Shelves were filled to the edge with canned goods and snacks after the holiday break, but the Associated Students Inc. Beach Pantry isn’t always so bountiful.
Although the ASI Beach Pantry has received an influx of donations during the holiday season, it has had trouble in the past keeping the pantry full.
“There’s been days where I’ve been here, I’ve been working, and there’s only Ramen and a few cans of tomato sauce. There’s barely any snacks,” ASI Beach Pantry employee Tiana Barajas said. “Students will come in and sometimes they won’t even get anything because it does not suffice.”
The ASI Beach Pantry supplies zero-cost food to Long Beach State students as long as they bring a student I.D. The pantry, which opened in 2016, has steadily increased its number of unique and total visitors, according to ASI Communications Director James Ahumada.
The space relies on sustained connections with local organizations to supply food donations, Ahumada said. He added that these donations are not always consistent.
During a visit to the pantry after the holiday break, senior English education major Azucena Montenegro said she had never seen the pantry so full.
“It does ebb and flow, and I think that’s where ASI comes in with our staff,” Ahumada said. “We usually have something there, but sometimes it’s definitely less than the full stock.”
Over 41 percent of students face food insecurity in the California State University system, according to research from assistant professor of social work Rashida Crutchfield.
“Those findings were stunning,” Crutchfield said. “For some of our students who are getting depressed nutritional value in their meals, or missing meals because they cannot afford meals, the Beach Pantry really supports getting them through the day.”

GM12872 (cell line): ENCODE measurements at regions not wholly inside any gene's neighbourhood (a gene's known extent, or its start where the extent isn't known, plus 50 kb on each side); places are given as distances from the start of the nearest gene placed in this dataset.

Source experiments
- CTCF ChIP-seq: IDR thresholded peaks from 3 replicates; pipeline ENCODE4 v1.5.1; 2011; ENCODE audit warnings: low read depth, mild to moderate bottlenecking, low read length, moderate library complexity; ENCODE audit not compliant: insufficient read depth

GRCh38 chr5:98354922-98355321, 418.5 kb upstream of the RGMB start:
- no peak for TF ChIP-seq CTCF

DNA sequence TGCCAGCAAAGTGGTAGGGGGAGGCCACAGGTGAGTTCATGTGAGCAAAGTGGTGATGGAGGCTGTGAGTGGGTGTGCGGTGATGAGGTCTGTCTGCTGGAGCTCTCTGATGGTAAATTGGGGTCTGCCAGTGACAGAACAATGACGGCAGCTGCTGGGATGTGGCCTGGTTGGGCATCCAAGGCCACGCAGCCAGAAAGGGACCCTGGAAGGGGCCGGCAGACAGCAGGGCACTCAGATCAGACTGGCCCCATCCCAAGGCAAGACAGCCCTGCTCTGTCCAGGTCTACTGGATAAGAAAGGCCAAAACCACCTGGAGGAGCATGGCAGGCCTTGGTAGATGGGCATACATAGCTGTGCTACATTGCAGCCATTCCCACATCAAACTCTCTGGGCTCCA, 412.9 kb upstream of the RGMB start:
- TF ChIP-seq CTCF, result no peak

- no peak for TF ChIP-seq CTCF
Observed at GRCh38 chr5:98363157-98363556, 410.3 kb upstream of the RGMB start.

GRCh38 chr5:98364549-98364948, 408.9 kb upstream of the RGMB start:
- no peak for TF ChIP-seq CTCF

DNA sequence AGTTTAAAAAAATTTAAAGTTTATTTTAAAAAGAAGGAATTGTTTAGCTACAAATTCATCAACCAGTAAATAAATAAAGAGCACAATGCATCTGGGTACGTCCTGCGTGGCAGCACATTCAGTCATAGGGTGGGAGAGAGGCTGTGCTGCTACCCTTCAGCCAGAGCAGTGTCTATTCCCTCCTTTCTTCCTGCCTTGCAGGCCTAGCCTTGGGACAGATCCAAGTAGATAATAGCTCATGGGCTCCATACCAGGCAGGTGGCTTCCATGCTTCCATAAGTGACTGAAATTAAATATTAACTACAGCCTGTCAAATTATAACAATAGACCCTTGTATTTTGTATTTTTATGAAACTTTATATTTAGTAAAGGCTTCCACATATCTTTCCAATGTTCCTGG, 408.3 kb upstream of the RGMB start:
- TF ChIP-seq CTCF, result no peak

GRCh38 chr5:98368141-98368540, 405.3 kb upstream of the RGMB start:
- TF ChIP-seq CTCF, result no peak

Throughout the semester, the ASI Beach Pantry has received multiple large donations from organizations such as Giving Children Hope and Generosity Feeds. Now that the holiday season has begun, pantry donations have increased.
“When it’s winter time, there’s a lot of donations for the students,” Barajas said. “But whenever it’s just the beginning of the year, end of the year, there’s not as much that’s being put in.”
In the future, ASI will research its current methods and figure out how to more strategically serve students.
“Continued partnerships is going to be key, there’s no way to run the pantry without community partners, campus partners,” Ahumada said.
As for campus involvement, the LBSU campus can play an important role in the long term sustainability of the ASI Beach Pantry, Crutchfield said.
“We as a campus, as administrators, as faculty, as staff, as students, we all have to invest in the pantry,” Crutchfield said. “We have a lot of students who need support, so making sure the pantry is stocked has to be all of our responsibilities.”
Paula Kiley contributed to this article.
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